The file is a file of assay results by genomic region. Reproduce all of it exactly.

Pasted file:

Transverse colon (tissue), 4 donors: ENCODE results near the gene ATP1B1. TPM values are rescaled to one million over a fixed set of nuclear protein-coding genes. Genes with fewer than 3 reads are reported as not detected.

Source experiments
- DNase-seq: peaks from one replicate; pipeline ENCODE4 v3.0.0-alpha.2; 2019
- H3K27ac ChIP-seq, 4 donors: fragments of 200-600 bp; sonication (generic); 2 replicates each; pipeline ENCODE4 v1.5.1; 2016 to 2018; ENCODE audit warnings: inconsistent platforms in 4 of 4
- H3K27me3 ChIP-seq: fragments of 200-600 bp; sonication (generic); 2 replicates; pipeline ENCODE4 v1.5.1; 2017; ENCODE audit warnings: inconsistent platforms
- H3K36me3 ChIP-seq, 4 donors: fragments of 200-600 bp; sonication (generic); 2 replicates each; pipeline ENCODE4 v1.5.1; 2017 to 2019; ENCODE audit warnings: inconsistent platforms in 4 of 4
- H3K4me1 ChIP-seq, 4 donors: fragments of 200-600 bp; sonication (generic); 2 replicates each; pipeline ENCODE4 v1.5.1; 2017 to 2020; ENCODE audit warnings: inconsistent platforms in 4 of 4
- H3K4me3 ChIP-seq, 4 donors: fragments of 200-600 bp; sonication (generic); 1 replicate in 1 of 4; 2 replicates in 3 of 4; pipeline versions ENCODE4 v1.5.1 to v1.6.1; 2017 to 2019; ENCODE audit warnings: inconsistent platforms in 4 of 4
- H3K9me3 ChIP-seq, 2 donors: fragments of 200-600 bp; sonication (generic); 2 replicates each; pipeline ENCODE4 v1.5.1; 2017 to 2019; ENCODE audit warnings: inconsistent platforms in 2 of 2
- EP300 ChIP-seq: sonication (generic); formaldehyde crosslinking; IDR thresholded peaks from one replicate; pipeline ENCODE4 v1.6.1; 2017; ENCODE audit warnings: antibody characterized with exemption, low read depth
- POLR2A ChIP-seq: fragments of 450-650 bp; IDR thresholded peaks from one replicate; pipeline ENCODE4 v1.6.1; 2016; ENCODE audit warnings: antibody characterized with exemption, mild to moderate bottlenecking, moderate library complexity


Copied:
Transverse colon (tissue), 4 donors: ENCODE results near the gene ATP1B1. TPM values are rescaled to one million over a fixed set of nuclear protein-coding genes. Genes with fewer than 3 reads are reported as not detected.

Source experiments
- DNase-seq: peaks from one replicate; pipeline ENCODE4 v3.0.0-alpha.2; 2019
- H3K27ac ChIP-seq, 4 donors: fragments of 200-600 bp; sonication (generic); 2 replicates each; pipeline ENCODE4 v1.5.1; 2016 to 2018; ENCODE audit warnings: inconsistent platforms in 4 of 4
- H3K27me3 ChIP-seq: fragments of 200-600 bp; sonication (generic); 2 replicates; pipeline ENCODE4 v1.5.1; 2017; ENCODE audit warnings: inconsistent platforms
- H3K36me3 ChIP-seq, 4 donors: fragments of 200-600 bp; sonication (generic); 2 replicates each; pipeline ENCODE4 v1.5.1; 2017 to 2019; ENCODE audit warnings: inconsistent platforms in 4 of 4
- H3K4me1 ChIP-seq, 4 donors: fragments of 200-600 bp; sonication (generic); 2 replicates each; pipeline ENCODE4 v1.5.1; 2017 to 2020; ENCODE audit warnings: inconsistent platforms in 4 of 4
- H3K4me3 ChIP-seq, 4 donors: fragments of 200-600 bp; sonication (generic); 1 replicate in 1 of 4; 2 replicates in 3 of 4; pipeline versions ENCODE4 v1.5.1 to v1.6.1; 2017 to 2019; ENCODE audit warnings: inconsistent platforms in 4 of 4
- H3K9me3 ChIP-seq, 2 donors: fragments of 200-600 bp; sonication (generic); 2 replicates each; pipeline ENCODE4 v1.5.1; 2017 to 2019; ENCODE audit warnings: inconsistent platforms in 2 of 2
- EP300 ChIP-seq: sonication (generic); formaldehyde crosslinking; IDR thresholded peaks from one replicate; pipeline ENCODE4 v1.6.1; 2017; ENCODE audit warnings: antibody characterized with exemption, low read depth
- POLR2A ChIP-seq: fragments of 450-650 bp; IDR thresholded peaks from one replicate; pipeline ENCODE4 v1.6.1; 2016; ENCODE audit warnings: antibody characterized with exemption, mild to moderate bottlenecking, moderate library complexity